Health Canada seeks end to pho use by summer 2018

by Jay Sjerven
Share This:
Jay Sjerven

KANSAS CITY — Health Canada on April 7 issued a “notice of proposal” declaring its intention to prohibit the use of partially hydrogenated oils (phos) in all foods sold in Canada in the next year. The ministry said prohibiting the use of phos represents a significant and final step in its efforts to reduce trans fats in the Canadian food supply to the lowest possible level. Assuming the prohibition takes effect as intended, June 2018 may constitute a deadline for food manufacturers on both sides of the U.S.-Canada border to end the use of phos in food. 

The notice of proposal was posted on-line on April 7, and the ministry will accept comments on it until June 21. The ministry recently concluded a 60-day public consultation on its proposal to prohibit phos, so the current comment period is the second on the subject. In its notice of proposal, Health Canada addressed and answered some of the concerns voiced by stakeholders during the earlier public consultation. Health Canada proposed that the prohibition take effect in the summer of 2018.

“Through the Healthy Eating Strategy, our government is working to make the healthier choice the easier choice,” said Jane Philpott, minister of health. “By prohibiting phos, we are removing the largest source of industrial trans fat from Canada’s food supply and helping reduce the risk of heart disease.” 

Dr. Philpott was appointed minister of health by Prime Minister Justin Trudeau in November 2015. In his mandate letter to Dr. Philpott, Mr. Trudeau directed her to, among other things, establish tougher regulations to eliminate trans fats “similar to those in the United States.”

Assuming the prohibition takes effect as intended, June 2018 may constitute a deadline for food manufacturers on both sides of the U.S.-Canada border to end the use of phos in food.
 
The U.S. Food and Drug Administration in June 2015 issued a final determination that phos are no longer Generally Recognized As Safe (GRAS) for use in any human food in the United States and gave food manufacturers until June 18, 2018, to reformulate food products that still used phos. The F.D.A. also provided a means for parties to seek food additive approvals for one or more specific uses of phos with data demonstrating a reasonable certainty that no harm would result from the proposed use(s).

The Healthy Eating Strategy referred to by Dr. Philpott was announced by Health Canada in October 2016. Among its goals was the reduction of trans fats in the Canadian food supply to achieve the World Health Organization’s public health goal of reducing the intake of trans fats to less than 1% of total energy.

In its notice of proposal, Health Canada explained that since the early 2000s, it has pursued a multi-faceted approach aimed at reducing trans fat intakes, including mandatory labeling of trans fats in the Nutrition Facts Panel (Canada in 2002 became the first country to introduce mandatory labeling of trans fats), the setting of regulatory criteria for the use of “trans fat free” claims, as well as the adoption of voluntary targets for trans fats in processed foods, accompanied by a monitoring program.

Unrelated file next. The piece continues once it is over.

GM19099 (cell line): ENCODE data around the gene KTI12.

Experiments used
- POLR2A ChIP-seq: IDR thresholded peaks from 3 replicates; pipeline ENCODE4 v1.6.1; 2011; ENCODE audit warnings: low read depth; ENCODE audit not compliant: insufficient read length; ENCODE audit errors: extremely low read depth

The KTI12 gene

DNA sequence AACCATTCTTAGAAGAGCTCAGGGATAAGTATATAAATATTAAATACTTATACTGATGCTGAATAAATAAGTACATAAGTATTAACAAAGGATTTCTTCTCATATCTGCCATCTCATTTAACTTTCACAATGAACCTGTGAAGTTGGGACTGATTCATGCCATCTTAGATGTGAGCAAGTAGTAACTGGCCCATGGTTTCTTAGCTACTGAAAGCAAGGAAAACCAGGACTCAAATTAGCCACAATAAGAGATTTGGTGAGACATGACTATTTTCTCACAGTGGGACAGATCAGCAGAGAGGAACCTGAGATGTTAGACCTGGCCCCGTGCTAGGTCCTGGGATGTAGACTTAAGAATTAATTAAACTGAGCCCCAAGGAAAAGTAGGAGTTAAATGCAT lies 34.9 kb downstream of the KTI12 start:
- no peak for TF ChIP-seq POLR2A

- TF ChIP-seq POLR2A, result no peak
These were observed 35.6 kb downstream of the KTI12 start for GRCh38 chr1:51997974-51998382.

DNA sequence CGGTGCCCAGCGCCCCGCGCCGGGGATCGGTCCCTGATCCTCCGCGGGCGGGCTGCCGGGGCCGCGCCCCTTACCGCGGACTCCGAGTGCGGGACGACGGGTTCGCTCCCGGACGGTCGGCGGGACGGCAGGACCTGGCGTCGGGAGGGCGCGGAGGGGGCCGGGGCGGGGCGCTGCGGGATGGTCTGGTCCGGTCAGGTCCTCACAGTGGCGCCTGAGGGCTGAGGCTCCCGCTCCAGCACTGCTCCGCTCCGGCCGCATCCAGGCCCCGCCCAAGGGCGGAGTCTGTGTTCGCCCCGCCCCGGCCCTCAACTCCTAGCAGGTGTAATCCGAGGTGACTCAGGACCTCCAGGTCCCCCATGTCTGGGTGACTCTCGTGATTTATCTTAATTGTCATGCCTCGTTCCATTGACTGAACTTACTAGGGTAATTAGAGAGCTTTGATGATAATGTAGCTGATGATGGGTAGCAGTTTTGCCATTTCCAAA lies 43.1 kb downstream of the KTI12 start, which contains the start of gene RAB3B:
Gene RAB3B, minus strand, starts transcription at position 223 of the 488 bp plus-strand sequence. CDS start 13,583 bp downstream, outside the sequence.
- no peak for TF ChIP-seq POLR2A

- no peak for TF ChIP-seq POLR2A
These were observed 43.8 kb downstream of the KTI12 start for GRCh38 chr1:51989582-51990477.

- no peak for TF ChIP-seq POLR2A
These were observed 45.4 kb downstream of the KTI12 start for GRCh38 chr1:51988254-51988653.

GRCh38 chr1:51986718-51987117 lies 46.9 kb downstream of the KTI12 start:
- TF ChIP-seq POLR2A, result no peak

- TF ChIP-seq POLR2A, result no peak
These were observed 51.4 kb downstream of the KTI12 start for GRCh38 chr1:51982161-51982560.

“Although this approach has proved successful in reducing the trans fat levels in the Canadian food supply, some foods still contain industrially produced trans fats, namely phos,” the ministry said. “These foods include some commercially baked goods (e.g. cookies), some shortenings and certain types of margarines. This can be a health concern for Canadians who choose these foods regularly, and for vulnerable subpopulations who are at risk for higher trans fat intakes, such as children and teens, Canadians in remote areas and price-sensitive consumers.” 

Health Canada said the current voluntary approach relying on food manufacturers to adopt targets for reducing trans fats in foods hasn’t adequately addressed products that still contain phos and would not enable the government to meet the public health goal of reducing the intake of trans fats to less than 1% of total energy intake.

“Prohibiting the use of phos will ensure that industrially produced trans fats are virtually eliminated from foods, making the desired goal achievable, and will prevent the food industry from reintroducing phos into foods sold in Canada,” the ministry said.

The notice of proposal indicated Health Canada would implement the prohibition by adding phos to Part 1 of the List of Contaminants and Other Adulterating Substances in Foods. Part 1 lists substances that, if present in food at any level, would result in the food being declared as adulterated. 

 

 
Comment on this Article
We welcome your thoughtful comments. Please comply with our Community rules.

 

 


The views expressed in the comments section of Food Business News do not reflect those of Food Business News or its parent company, Sosland Publishing Co., Kansas City, Mo. Concern regarding a specific comment may be registered with the Editor by clicking the Report Abuse link.